Mobile broadband plans allow us to access the internet from anywhere that we might go. We connect through our smartphones or laptops fitted with a USB dongle or data card, without a real understanding of exactly how we are accessing the World Wide Web. If you are curious to know exactly how you are accessing the internet via mobile broadband plans then keep reading to discover how mobile broadband really works.

Your mobile broadband actually works in much the same way as your mobile phone; the same technology is in operation for both services. Data packets are sent between mobile devices and mobile phone radio towers. These packets could contain voice data, in the case of a phone call, or other types of data such as email or music files. The packets of information are transported using radio waves, therefore the closer you are to a mobile phone radio tower, the better your phone or mobile internet signal is likely to be.

There are two different technologies that are in use today for access to mobile phone networks, both favoured in different parts of the world. These technologies are known as the Global System for Mobile Communications (GSM), and Code Division Multiple Access (CDMA). The two technologies use different algorithms to enable different users to share the same radio frequency at the same time, without any interference or interruption.

Along with developing these technologies to carry voice data packets, they have also been adapted for the purpose of 3G mobile broadband technology. Both GSM and CDMA have developed different ways of handling mobile internet, but both deliver fast connections for downloading and surfing the web. The name of the technology for mobile broadband developed by GSM is High-Speed Downlink Packet Access (HSDPA), whereas CDMA offer Evolution-Data Optimised or Evolution-Data Only (EV-DO).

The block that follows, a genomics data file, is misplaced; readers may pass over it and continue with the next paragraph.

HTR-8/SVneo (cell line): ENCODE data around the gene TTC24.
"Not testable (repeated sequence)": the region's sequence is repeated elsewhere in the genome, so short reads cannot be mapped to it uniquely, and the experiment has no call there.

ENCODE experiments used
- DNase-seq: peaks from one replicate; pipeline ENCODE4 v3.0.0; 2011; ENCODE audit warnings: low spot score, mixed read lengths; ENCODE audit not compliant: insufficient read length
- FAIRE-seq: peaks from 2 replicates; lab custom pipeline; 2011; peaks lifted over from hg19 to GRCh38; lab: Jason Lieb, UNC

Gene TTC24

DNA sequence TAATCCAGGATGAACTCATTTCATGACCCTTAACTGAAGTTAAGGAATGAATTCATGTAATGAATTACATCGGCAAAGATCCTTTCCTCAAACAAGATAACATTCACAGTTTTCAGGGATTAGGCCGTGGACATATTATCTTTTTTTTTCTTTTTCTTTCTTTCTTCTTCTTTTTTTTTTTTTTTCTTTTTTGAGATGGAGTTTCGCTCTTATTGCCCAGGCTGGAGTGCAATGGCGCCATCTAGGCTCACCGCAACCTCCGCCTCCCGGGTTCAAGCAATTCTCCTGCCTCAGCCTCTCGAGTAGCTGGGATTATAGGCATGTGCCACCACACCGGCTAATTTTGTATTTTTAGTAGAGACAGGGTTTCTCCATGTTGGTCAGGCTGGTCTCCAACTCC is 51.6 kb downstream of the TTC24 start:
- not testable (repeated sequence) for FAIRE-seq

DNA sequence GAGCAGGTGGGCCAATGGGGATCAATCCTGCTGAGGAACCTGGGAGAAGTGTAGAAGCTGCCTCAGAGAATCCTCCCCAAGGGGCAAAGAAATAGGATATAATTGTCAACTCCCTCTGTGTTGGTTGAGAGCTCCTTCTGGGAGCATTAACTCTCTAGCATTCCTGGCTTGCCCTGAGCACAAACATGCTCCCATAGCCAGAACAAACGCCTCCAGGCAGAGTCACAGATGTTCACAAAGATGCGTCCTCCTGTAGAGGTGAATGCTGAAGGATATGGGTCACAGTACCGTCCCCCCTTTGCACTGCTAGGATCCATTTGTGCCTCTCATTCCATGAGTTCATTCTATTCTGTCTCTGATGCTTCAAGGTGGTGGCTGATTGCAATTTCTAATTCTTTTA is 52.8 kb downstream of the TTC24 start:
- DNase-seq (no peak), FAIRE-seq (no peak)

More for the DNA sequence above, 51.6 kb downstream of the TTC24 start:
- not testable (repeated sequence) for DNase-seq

EV-DO runs on a part of the mobile phone network that is devoted purely to data, providing faster data transfers as the data isn’t getting caught up in the bandwidth-heavy voice calls. The downside to this technology is the inability to talk on the phone while accessing your mobile broadband.

HSDPA, on the other hand, allows the simultaneous access of both voice and data. This enables you to chat to your nearest and dearest while checking your emails at the same time. The average speeds using HSDPA tend to be faster than those achieved with EV-DO, making this technology, on the whole, more popular.

For both technologies you will require specialised hardware to provide access to mobile internet. This technology is often built into devices such as smartphones and some laptop or netbook computers. Alternatively data cards or USB dongles can be purchased to provide access to the internet.

Although both EV-DO and HSDPA still struggle to provide connection to the internet in rural areas that are far from the nearest mobile phone radio tower, mobile broadband is improving in coverage and speed all of the time.